Extreme Weather Events and Population Migration: Evidence from Hurricanes and Population Out-migration between 1900 and 1940 in Florida
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Extreme weather events are a potential driver of population migration. Furthermore, residents can have different migration responses because of their personal features. This thesis studies the influence of hurricanes on population out-migration in Florida between 1900 and 1940. Furthermore, I investigate how residents' individual characteristics, such as race, nativity, and school attendance, influence their decision to leave under the influence of hurricanes. Using a new index of hurricane exposure, I find only a moderate effect of hurricane exposure on the probability of residents moving out, which contradicts previous studies. In addition, people from minority groups are generally 13\% more likely to move out of their original residences. People who attended school during a specified period are more prone to migrate regardless of their exposure to hurricanes. However, they are less likely to migrate out when the hurricanes become more destructive. There is no statistically significant impact of the nativity on out-migration when the hurricanes strike. This research highlights the impact of historical extreme weather events on population migration. Future studies can consider migration destinations since it is possible for them to migrate to areas that are also influenced by extreme weather events and examine the long-term effect of extreme weather events on migrants.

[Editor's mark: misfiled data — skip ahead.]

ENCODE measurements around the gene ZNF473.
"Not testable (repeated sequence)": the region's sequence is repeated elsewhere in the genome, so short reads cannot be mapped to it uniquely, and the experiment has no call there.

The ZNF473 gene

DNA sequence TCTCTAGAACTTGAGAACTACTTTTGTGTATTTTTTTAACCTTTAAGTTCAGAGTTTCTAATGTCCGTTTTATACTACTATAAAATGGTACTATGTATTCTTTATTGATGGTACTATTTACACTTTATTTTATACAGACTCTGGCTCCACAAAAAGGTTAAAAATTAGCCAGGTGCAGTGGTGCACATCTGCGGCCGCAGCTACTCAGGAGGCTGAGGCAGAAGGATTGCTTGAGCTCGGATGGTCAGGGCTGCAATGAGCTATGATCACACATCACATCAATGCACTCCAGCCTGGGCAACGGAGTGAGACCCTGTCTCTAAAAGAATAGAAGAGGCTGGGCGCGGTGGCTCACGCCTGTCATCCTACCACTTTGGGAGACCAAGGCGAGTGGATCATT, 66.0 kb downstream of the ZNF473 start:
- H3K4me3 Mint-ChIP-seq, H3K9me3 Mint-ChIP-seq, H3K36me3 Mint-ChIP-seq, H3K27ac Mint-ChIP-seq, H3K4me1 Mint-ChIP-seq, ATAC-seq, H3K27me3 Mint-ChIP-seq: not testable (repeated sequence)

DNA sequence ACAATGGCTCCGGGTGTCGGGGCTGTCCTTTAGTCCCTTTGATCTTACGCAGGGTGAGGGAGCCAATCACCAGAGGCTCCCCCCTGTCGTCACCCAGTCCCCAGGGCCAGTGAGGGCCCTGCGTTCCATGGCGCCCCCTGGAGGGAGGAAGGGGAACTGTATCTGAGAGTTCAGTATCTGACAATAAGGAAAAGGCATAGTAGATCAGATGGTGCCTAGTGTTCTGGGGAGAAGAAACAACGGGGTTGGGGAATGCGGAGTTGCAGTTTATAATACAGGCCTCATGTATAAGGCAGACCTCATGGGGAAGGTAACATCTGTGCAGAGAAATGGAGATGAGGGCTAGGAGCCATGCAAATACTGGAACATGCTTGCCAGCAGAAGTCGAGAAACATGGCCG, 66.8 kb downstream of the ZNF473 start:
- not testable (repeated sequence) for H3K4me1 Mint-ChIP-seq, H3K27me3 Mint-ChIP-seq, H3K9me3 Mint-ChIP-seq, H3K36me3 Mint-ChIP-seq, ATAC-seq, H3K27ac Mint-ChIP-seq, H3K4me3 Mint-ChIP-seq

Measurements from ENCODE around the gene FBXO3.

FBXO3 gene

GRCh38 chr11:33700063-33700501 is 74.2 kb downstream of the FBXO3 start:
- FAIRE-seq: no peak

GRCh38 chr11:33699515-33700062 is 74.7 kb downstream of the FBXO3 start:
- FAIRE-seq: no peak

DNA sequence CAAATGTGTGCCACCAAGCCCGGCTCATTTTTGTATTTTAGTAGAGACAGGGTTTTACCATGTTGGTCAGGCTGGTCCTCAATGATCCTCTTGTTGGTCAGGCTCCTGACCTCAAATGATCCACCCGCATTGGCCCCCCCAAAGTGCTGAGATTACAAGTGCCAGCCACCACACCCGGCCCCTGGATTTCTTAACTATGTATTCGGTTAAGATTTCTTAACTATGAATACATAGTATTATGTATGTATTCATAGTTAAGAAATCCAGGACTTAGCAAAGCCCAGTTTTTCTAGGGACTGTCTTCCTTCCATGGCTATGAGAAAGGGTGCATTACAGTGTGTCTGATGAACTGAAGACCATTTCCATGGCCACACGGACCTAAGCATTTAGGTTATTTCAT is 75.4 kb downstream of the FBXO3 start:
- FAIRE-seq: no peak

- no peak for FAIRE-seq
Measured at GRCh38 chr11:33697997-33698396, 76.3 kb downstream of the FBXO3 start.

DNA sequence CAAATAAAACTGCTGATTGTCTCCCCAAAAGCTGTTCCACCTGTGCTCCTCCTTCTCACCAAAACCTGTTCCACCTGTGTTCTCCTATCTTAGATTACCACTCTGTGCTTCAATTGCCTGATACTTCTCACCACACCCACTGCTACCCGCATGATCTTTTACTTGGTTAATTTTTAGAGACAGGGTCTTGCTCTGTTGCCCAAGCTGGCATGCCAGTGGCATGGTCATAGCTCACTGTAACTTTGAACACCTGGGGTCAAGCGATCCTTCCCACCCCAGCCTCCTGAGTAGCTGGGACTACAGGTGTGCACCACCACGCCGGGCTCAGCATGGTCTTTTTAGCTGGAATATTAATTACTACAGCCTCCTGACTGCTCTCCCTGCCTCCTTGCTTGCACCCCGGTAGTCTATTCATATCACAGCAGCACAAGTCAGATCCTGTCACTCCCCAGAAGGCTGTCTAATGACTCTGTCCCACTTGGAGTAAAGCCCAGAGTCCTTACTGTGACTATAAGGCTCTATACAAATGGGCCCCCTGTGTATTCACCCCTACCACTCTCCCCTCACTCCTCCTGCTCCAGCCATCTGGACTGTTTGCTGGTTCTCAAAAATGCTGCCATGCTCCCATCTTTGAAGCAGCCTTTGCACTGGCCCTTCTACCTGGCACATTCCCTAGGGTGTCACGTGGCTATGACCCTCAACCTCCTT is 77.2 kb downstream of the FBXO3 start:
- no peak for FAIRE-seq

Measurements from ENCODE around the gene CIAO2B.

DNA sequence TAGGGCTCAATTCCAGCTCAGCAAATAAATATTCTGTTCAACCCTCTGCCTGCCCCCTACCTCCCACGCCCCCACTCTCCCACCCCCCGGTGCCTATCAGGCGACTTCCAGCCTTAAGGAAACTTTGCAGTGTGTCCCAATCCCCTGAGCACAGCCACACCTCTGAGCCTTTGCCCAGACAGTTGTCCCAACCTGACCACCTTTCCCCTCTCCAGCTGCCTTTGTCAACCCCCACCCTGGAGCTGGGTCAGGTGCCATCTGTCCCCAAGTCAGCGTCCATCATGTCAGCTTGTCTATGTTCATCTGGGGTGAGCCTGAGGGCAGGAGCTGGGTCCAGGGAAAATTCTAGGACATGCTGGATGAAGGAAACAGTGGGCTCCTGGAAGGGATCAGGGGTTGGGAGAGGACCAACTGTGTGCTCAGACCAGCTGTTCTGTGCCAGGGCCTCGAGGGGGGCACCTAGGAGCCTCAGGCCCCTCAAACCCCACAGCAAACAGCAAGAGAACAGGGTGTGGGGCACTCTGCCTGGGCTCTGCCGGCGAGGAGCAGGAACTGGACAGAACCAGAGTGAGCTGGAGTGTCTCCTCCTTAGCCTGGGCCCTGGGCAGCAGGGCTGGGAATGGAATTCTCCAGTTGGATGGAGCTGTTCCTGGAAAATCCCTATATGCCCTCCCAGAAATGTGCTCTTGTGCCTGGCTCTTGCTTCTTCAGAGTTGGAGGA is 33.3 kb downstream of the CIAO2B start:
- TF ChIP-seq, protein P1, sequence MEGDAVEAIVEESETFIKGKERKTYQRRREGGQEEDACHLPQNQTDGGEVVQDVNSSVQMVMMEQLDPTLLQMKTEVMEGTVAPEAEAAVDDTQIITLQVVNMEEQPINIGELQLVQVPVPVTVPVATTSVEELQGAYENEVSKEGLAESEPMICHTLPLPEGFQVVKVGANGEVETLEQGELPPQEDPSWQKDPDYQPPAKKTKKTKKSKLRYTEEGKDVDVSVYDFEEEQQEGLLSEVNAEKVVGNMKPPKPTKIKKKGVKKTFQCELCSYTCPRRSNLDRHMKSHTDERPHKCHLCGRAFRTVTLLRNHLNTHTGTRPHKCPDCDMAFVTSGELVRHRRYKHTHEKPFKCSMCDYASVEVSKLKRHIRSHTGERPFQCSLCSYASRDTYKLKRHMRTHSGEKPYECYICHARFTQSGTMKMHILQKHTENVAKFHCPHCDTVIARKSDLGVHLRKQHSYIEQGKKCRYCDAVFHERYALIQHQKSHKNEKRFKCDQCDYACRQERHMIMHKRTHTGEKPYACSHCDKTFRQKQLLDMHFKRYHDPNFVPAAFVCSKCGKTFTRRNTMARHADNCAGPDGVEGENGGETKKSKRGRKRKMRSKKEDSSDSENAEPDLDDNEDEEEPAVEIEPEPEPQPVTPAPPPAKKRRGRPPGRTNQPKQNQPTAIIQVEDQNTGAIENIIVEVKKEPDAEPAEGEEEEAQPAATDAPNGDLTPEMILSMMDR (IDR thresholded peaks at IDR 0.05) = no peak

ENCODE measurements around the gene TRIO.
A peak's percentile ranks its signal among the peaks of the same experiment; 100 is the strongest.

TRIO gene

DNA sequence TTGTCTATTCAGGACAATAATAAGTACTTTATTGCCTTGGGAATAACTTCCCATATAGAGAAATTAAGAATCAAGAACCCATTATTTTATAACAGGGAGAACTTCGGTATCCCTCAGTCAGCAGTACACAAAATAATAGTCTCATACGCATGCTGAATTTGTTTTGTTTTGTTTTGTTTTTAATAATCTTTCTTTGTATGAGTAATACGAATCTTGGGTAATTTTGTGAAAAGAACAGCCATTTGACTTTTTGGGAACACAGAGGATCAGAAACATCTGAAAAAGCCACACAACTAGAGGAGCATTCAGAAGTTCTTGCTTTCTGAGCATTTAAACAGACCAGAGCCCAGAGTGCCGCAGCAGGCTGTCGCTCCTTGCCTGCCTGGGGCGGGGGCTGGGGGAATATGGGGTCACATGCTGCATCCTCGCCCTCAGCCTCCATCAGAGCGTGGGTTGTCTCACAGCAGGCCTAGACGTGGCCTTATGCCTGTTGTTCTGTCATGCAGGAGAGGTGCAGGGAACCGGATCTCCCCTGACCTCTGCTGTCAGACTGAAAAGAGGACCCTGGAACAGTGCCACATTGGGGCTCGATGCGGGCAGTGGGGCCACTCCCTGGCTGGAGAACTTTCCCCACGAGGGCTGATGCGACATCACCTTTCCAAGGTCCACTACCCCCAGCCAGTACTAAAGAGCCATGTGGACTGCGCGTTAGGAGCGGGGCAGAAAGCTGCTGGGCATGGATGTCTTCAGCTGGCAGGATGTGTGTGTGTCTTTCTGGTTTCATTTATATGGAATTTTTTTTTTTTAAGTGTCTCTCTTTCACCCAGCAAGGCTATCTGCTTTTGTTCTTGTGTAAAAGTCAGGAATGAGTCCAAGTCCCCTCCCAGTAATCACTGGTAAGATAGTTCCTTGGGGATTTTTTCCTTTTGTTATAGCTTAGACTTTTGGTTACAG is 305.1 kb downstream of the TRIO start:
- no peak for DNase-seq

Climate Change; Extreme Weather Events; Migration
Applied Economics and Management
M.S., Applied Economics and Management
Master of Science
dissertation or thesis